The contractors had to turn down the temperature of the ground freezing operation to about 5°F because the soil contained more organics than expected, which raised concerns about the strength of the frozen carrying beam across the tunnel, says DelGrosso. Excavation on the eastbound tunnel is completed and work on the westbound side will start this summer. Other portions of the Phase Two tunnel, all cut- and-cover sections, are either finished or are being completed by J.F. White Contracting Co., Framingham, Mass., Perini/Kiewit/Cashman joint venture, Framingham; and a Medway, Mass.-based Kiewit/Atkinson/Cashman joint venture. Three engineering firms, DMJM+Harris, Stone & Webster, and STV, are also involved.

The immersed tubes are being set behind a replica of the Tea Party ship. Workers drove two lines of 75-ft-long sheet piles across the tidal channel to create a trench for the concrete immersed tubes, which are being built in a nearby casting basin. While dredging the 55-ft-wide trench down about 40 ft through organics, clay and till, they hit the top of a hard, glacial rock, which required divers to drill cores and use a hydraulic splitter to break up a 200-sq-ft section. "It is roughly 20,000 psi and an 8-ton chisel didn't work," says DelGrosso. "And we couldn't dislodge it, so we had to use divers, which has caused delays and a probable claim."

This summer, the tubes will be floated into the channel under two bridges and over the sheeting. "Each tube will be set in a lay barge, ballasted and lowered with winches," says DelGrosso. The tubes will sit on hydraulic pin-jack foundations. Once set to grade, sand will be pumped under the tubes.

While Phase Two is winding down, preliminary engineering already has started on Phase Three by the locally based joint venture of URS/DMJM+Harris. "We're looking at a number of alternatives to try and lock in federal funding because we need at least 50% participation," says Peter F. McNulty, joint venture project manager. "Technically speaking, the big issues are location of shafts and portals and the complexities of twin driven 24-ft-dia tunnels crossing underneath portions of the Central Artery/Tunnel and several transit stations."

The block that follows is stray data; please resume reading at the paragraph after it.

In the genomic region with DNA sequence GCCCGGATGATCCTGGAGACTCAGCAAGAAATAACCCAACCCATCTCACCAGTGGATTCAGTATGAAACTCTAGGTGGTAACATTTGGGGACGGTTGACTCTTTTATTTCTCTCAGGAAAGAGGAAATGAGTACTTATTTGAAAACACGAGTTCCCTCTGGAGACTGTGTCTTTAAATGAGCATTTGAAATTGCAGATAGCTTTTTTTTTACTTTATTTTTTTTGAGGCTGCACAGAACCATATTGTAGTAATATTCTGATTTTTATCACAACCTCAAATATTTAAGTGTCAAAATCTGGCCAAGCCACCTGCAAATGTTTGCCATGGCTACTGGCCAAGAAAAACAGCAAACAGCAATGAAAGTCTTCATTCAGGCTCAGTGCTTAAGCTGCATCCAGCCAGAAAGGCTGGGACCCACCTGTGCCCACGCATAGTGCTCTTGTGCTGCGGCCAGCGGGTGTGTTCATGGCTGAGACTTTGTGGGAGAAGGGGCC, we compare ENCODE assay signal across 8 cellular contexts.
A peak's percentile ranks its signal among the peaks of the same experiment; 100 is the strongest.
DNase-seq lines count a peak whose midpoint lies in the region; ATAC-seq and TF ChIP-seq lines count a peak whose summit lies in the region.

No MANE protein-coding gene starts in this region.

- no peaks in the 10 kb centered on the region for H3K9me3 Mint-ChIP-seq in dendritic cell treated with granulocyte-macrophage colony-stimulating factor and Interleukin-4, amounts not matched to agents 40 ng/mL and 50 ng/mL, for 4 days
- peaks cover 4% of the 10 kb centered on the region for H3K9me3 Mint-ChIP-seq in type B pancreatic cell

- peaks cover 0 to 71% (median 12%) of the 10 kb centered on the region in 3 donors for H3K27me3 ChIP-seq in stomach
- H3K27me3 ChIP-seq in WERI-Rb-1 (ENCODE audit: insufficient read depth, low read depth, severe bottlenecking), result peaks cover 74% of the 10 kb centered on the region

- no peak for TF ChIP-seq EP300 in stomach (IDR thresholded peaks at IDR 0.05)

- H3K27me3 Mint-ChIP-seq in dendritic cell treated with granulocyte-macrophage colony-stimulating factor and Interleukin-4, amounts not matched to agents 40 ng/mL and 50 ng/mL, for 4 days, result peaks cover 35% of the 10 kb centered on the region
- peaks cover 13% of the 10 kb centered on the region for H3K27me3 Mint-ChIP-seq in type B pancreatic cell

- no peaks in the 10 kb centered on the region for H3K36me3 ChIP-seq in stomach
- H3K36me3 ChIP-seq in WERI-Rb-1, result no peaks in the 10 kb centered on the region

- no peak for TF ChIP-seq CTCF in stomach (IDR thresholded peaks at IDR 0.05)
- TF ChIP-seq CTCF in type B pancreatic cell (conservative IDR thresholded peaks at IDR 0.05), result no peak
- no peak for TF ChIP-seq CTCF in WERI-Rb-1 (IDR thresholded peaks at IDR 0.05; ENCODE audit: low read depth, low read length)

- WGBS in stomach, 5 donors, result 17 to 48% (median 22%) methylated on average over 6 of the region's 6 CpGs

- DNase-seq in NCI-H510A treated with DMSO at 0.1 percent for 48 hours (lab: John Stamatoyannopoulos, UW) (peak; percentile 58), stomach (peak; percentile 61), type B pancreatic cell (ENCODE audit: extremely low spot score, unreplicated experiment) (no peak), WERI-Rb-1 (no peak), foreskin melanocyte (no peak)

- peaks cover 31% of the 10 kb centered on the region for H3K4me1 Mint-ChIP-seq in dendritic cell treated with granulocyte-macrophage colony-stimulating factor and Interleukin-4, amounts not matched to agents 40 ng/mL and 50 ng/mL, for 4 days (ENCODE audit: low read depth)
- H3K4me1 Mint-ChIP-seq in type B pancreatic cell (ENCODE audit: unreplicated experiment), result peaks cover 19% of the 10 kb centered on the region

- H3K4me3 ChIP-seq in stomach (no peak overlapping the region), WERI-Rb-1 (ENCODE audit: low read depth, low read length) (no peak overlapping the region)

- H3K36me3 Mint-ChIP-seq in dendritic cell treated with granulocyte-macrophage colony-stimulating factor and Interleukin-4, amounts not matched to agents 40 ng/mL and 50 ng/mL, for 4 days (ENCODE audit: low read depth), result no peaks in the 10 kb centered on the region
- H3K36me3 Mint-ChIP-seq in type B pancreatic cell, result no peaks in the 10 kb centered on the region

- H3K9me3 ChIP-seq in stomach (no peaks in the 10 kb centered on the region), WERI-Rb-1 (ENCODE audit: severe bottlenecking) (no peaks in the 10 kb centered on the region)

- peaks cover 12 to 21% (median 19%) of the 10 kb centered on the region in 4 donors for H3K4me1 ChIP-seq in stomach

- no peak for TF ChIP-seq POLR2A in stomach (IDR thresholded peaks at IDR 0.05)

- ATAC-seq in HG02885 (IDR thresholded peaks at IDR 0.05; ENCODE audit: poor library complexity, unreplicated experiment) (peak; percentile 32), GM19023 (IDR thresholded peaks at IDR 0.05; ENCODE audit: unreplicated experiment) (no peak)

CONNECTED Immersed tubes will link up with dug tunnels at Fort Point Channel.
(Photo by Willam J. Angelo for ENR)

The work is all through clay and sand and mostly about 60 ft deep, he says. Construction is scheduled to start by 2006.

"Ridership is already up 50% along the Washington corridor," says David W. Ryan, MBTA assistant general manager. Because of opposition to a catenary system, the surface system uses busses powered by compressed natural gas. But the CNG's can't go in tunnels, so dual diesel/electric powered busses will be used there, says Ryan. But by 2010 only one type of vehicle will be used systemwide—either dual mode, all electric, or an evolved CNG.

Ryan says the project is having a major economic impact, with at least $500 million of new private development under way along the Washington Street corridor. When completed, the Silver Line will tie into three other mass transit lines plus South Station, which handles Amtrak, commuter rail and a nearby bus terminal. "That's its real appeal," says Ryan.

ith hopes of speeding urban mass transit while revitalizing a critical minority business corridor, officials at the Massachusetts Bay Transportation Authority are well on their way to completing Boston's first bus rapid transit service. The $1.6-billion, 20-year project includes a major street widening, 13 new stations and two separate mile-long tunnels utilizing a number of techniques including the first use of soil freezing combined with the New Austrian Tunneling Method to bore under a structure.